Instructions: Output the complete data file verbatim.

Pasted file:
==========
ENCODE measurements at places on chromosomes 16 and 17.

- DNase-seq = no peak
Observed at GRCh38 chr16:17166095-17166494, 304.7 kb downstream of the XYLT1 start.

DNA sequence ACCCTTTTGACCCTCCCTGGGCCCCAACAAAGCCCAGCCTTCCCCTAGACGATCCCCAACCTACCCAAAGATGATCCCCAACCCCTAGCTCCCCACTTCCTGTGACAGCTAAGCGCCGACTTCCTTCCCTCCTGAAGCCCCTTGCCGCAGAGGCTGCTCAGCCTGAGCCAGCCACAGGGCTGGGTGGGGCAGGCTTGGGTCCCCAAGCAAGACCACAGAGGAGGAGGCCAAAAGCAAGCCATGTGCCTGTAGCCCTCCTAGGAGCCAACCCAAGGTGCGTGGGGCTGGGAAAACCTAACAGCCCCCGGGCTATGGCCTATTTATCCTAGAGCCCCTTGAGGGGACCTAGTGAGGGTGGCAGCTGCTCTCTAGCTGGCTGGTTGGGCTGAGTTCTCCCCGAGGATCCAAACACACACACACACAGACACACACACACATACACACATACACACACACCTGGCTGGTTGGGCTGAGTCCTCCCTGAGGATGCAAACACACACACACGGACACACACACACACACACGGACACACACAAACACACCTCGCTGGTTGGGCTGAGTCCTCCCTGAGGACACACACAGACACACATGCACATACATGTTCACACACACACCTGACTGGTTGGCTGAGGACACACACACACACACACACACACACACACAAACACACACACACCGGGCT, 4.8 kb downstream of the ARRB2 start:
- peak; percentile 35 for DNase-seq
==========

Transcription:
ENCODE measurements at places on chromosomes 16 and 17.

- DNase-seq = no peak
Observed at GRCh38 chr16:17166095-17166494, 304.7 kb downstream of the XYLT1 start.

DNA sequence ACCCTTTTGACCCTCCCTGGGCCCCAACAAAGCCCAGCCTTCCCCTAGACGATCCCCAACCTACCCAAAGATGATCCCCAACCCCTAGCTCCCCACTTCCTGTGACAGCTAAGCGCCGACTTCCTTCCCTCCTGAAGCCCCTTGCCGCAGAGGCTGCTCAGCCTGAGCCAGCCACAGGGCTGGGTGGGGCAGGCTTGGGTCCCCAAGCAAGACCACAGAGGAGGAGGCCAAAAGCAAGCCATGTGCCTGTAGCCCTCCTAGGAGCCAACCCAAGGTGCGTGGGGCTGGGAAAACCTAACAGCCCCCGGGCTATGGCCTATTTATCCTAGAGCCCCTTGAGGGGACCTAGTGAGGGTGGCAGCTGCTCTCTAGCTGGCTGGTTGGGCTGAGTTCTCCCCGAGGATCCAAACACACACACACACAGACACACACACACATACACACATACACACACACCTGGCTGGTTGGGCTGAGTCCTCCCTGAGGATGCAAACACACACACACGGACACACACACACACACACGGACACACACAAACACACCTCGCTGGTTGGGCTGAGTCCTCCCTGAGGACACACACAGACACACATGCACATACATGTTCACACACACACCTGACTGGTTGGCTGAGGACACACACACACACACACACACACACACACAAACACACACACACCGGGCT, 4.8 kb downstream of the ARRB2 start:
- peak; percentile 35 for DNase-seq